The Imperative of State-Building

Issue Date April 2004
Volume 15
Issue 2
Page Numbers 17-31
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State-building—the creation of new governmental institutions and the strengthening of existing ones—is a crucial global issue. Weak or failed states are at the root of many of the world’s most serious problems, from poverty and AIDS, to drug trafficking and terrorism, to the failure of democracies. While we know much about state-building, there is much that we do not know, particularly about transferring strong institutions to developing countries. We know how to transfer resources, people, and technology, but well-functioning public institutions require habits of mind and operate in complex ways that resist being moved. This is an area on which much more thought, attention, and research must be focused.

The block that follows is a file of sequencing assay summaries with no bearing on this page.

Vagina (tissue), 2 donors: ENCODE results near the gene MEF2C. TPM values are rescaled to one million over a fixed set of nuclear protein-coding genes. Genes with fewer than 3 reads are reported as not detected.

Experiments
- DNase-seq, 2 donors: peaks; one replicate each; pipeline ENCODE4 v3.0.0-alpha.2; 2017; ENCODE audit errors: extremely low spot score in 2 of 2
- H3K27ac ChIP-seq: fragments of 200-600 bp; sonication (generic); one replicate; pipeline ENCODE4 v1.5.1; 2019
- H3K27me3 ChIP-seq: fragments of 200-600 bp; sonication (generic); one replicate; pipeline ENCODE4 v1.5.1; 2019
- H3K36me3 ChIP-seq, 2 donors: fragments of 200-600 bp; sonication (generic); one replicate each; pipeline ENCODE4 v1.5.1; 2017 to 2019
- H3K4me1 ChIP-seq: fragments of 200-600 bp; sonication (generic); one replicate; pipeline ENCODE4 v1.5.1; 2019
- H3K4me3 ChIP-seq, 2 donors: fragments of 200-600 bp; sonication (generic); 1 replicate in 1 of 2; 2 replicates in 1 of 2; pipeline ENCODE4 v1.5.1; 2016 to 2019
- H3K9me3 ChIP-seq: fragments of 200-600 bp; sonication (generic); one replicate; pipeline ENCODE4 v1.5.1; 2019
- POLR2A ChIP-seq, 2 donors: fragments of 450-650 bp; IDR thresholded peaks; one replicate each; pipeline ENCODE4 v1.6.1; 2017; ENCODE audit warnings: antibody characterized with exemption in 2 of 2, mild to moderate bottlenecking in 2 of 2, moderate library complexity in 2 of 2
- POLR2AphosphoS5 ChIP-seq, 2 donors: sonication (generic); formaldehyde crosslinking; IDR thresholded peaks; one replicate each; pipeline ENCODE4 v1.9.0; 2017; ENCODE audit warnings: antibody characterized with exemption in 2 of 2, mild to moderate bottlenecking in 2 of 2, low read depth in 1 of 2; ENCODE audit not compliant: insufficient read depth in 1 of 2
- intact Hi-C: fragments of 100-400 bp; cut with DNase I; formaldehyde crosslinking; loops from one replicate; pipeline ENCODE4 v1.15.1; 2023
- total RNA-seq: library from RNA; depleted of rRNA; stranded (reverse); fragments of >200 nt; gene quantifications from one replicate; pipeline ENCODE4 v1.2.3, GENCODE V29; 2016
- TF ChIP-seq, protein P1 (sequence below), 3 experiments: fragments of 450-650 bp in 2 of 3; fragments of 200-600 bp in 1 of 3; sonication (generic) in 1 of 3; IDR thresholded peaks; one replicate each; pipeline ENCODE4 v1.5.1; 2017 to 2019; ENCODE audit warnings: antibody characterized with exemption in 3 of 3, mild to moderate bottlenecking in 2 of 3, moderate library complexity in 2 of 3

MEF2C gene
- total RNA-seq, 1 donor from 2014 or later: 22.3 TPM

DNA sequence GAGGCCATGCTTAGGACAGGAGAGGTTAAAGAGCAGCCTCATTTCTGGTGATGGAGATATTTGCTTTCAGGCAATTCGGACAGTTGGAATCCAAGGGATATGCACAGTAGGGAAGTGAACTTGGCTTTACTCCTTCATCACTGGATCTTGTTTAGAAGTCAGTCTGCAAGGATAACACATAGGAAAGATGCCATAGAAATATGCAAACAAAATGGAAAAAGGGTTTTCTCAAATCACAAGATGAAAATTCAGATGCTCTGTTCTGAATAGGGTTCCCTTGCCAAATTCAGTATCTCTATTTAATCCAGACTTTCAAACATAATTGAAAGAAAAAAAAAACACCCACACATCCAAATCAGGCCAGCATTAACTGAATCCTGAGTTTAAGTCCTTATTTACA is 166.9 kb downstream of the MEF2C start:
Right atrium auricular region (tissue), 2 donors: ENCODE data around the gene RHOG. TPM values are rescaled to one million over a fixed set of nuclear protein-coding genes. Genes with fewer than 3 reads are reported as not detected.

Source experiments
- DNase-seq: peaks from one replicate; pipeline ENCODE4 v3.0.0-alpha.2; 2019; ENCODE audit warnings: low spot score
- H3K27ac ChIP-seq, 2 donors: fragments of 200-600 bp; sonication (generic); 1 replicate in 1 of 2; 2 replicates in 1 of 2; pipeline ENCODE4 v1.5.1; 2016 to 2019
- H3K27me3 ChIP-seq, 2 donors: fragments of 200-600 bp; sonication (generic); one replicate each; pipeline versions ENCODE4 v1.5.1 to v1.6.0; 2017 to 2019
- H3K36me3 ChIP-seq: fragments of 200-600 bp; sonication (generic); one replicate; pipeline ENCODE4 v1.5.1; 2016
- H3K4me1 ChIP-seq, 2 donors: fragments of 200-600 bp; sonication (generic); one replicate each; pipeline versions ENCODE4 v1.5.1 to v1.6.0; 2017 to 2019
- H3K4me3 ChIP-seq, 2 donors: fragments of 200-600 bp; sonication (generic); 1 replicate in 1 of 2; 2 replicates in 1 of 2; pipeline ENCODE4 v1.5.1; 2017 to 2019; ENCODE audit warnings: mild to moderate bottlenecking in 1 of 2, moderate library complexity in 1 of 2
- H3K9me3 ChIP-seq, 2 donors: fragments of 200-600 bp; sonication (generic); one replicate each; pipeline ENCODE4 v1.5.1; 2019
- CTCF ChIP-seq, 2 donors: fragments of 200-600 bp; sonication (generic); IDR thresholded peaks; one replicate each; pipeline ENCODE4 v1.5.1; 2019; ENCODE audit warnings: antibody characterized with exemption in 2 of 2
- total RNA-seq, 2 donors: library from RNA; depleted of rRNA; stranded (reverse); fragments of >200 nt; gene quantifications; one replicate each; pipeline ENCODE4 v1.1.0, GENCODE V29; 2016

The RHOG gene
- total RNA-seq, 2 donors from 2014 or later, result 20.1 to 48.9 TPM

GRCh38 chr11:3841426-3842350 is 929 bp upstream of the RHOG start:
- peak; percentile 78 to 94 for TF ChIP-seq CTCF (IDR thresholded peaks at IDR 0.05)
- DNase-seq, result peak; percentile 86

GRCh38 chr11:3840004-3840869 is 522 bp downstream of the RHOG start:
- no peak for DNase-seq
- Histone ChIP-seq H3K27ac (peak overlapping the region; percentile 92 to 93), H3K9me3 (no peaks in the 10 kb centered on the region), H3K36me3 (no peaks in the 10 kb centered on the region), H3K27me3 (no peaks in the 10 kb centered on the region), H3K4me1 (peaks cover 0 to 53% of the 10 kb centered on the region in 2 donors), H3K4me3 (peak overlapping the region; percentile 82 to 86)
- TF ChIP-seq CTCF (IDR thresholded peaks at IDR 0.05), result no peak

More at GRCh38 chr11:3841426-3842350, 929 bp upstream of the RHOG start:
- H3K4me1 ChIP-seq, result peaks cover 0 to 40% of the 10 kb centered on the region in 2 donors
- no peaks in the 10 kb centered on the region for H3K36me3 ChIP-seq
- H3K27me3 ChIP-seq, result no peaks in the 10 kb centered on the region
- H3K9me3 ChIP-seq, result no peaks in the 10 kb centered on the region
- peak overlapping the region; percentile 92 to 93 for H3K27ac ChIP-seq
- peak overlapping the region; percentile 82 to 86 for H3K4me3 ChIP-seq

About the Author

Francis Fukuyama is Olivier Nomellini Senior Fellow at Stanford’s Freeman Spogli Institute for International Studies. 

View all work by Francis Fukuyama